Batman v Superman opened to a terrific $166 million a year and a half ago. However, poor reviews and mixed word-of-mouth meant a heavily front loaded gross. It ended up with $330 million. If nothing had happened in the interim, it may be a legitimate question as to whether some moviegoers are primed to see these characters again. The fantastic reception earned by Wonder Woman should help (there could be a sizable female audience who go to this simply to see Gadot’s character so quickly again).

That said, I don’t expect League to get close to that BvS number in its first three days. In fact, it could compete for biggest comic book adaptation debut of the month since Thor: Ragnarok posted $122 million this past weekend.

I believe it will just get there and probably post a premiere in line with another DC property – summer 2016’s Suicide Squad, which made $133 million for its start. I’ll put it just a bit under that.

Justice League opening weekend prediction: $128.4 million

For my Wonder prediction, click here:

https://toddmthatcher.com/2017/11/08/wonder-box-office-prediction/

For my The Star prediction, click here:

https://toddmthatcher.com/2017/11/08/the-star-box-office-prediction/

Batman v Superman: Dawn of Justice Box Office Prediction

Technically it may be a follow up to 2013’s Man of Steel, but next weekend’s Batman v Superman: Dawn of Justice is considerably more than that. This is Warner Bros kick off to a slew of Justice League and stand alone comic book adaptations that unloads the top characters in the DC Universe arsenal. It is the first pairing of the two most iconic superheroes on Earth, with Henry Cavill reprising his role as Supes and Ben Affleck becoming the fifth high profile actor over the last quarter century plus to don the Bat Suit (excluding Will Arnett’s voice over work in The LEGO Movie). Zack Snyder, who made Steel, returns to direct with that predecessor’s performers Amy Adams, Diane Lane, and Laurence Fishburne back. Jesse Eisenberg makes his debut as Lex Luthor (with hair!), Jeremy Irons is butler Alfred, and Gal Gadot is Wonder Woman, soon to be in her own pic. Same goes for Jason Momoa as Aquaman, in addition to other cameos.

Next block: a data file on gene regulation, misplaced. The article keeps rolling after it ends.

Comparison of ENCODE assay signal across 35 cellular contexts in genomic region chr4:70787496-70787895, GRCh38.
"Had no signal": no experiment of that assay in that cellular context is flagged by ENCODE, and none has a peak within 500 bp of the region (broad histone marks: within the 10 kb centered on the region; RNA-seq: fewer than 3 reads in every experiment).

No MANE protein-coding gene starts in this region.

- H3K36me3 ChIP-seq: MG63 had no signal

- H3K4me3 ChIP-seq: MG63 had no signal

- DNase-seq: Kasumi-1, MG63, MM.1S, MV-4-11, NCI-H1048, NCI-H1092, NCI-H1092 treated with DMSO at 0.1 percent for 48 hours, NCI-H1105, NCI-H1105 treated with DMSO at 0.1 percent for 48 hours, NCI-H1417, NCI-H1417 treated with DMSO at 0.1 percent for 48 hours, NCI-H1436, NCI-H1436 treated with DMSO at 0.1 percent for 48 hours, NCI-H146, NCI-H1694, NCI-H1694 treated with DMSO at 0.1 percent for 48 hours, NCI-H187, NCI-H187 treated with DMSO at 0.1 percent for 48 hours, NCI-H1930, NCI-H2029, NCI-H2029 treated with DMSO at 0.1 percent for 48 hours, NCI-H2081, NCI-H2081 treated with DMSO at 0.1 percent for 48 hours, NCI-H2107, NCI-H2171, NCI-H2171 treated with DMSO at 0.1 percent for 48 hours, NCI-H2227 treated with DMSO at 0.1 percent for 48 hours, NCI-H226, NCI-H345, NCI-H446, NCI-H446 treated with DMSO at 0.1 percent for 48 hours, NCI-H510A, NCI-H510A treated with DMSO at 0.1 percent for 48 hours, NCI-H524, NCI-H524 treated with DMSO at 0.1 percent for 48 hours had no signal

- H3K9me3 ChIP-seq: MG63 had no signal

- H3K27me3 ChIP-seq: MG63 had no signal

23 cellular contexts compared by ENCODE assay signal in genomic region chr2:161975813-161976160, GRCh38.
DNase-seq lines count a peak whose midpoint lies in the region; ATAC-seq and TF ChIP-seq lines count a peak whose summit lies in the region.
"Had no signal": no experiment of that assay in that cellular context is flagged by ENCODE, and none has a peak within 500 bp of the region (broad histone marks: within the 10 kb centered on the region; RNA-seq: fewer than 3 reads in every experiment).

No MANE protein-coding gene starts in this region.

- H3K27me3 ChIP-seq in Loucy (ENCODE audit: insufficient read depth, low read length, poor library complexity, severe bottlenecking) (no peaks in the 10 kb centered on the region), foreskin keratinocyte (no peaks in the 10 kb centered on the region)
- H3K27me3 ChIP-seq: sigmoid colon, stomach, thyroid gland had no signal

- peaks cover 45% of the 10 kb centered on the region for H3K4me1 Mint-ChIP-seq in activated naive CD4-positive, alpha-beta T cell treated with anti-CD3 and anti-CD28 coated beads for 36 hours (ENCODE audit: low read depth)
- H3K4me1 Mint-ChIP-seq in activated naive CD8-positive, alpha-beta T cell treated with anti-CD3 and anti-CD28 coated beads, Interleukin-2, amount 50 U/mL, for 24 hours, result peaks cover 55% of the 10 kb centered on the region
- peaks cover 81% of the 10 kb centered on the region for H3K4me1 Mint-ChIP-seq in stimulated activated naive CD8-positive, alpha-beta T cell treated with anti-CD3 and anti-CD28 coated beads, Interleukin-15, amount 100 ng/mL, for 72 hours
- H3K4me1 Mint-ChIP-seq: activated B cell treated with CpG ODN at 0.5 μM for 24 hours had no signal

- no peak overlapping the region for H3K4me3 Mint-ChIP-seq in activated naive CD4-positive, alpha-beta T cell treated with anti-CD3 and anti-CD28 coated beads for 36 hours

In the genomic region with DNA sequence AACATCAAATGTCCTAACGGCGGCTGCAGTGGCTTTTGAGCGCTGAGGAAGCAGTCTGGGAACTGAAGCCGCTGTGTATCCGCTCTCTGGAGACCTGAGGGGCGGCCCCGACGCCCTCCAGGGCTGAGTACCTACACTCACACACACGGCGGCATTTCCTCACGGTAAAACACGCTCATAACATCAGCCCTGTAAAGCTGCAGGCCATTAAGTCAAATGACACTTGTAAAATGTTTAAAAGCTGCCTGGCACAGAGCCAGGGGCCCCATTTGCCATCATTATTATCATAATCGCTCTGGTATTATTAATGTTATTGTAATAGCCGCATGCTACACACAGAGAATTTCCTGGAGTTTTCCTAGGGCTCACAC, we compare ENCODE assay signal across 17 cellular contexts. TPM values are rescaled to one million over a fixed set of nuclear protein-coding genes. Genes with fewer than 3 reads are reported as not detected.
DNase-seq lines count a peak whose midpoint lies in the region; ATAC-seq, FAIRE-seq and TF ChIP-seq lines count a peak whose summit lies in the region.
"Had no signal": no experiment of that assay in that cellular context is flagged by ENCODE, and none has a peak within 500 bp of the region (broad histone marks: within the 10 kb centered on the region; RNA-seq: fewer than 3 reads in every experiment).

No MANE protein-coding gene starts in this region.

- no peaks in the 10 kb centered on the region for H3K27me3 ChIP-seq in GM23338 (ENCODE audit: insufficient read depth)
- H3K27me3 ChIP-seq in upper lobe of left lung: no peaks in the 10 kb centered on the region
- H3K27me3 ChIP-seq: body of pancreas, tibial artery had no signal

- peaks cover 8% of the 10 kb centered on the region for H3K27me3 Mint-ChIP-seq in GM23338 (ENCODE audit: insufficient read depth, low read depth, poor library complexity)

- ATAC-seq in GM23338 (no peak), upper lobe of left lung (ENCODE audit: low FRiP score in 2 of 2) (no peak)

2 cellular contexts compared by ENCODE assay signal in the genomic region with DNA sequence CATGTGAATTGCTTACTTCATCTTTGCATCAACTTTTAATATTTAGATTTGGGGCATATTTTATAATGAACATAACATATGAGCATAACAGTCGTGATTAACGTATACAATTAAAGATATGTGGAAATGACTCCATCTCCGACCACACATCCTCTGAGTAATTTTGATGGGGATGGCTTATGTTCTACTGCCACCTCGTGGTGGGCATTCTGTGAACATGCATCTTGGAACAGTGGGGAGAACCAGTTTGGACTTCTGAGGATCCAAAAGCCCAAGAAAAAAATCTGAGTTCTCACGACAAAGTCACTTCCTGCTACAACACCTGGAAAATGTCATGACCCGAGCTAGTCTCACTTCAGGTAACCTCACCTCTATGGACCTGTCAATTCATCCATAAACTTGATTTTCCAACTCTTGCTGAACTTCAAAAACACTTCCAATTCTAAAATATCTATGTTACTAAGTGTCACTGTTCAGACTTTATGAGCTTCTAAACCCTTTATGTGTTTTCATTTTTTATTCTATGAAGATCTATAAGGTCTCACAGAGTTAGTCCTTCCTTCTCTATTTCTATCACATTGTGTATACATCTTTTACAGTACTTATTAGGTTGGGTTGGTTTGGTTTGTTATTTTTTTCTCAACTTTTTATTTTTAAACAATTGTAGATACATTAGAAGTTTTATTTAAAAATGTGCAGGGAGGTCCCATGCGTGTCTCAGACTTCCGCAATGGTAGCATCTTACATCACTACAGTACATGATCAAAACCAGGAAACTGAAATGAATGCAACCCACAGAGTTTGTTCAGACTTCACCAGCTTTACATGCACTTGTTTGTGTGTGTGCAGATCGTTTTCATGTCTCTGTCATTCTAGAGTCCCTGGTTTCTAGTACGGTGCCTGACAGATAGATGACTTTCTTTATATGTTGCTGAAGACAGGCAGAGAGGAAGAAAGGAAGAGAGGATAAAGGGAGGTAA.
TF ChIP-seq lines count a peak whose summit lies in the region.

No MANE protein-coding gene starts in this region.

To say a lot is riding on Justice is quite an understatement. Its reported budget is at least $250 million and it’s had a vigorous marketing campaign that has lasted for months. The success of its future franchise entries are likely to be directly tied to its performance. Early speculation on its opening weekend possibilities are varied. While trailer reaction to February’s Deadpool and the upcoming Captain America: Civil War has been quite strong, there’s been a decidedly more mixed reception here. Some feel this might not reached the $132 million reached by Deadpool, which would be considered pretty disappointing. On the other hand, pre-release tracking is strong and outpacing both the Ryan Reynolds dirty superhero tale and Furious 7, which made $147 million out of the gate. This should, at the least, achieve becoming the highest Superman opening, topping Steel’s $116 million. It has a quite realistic shot at best March premiere if it manages to fly past the $152 million achieved by 2012’s The Hunger Games.

So where do I come out here? This is a tough call. I don’t see this making less than $125 million. I’m also skeptical that a gross matching or opening higher than, say, last year’s Avengers sequel at $191 million is a stretch (though you never know). My feeling is that this might open in range with the last two Dark Knight entries, which opened to $158 and $160 million, respectively. If it tops that, that would give it the distinction of largest start for a Bat flick. I’ll predict it comes just beyond those numbers.

Batman v Superman: Dawn of Justice opening weekend prediction: $166.4 million

For my My Big Fat Greek Wedding 2 prediction, click here: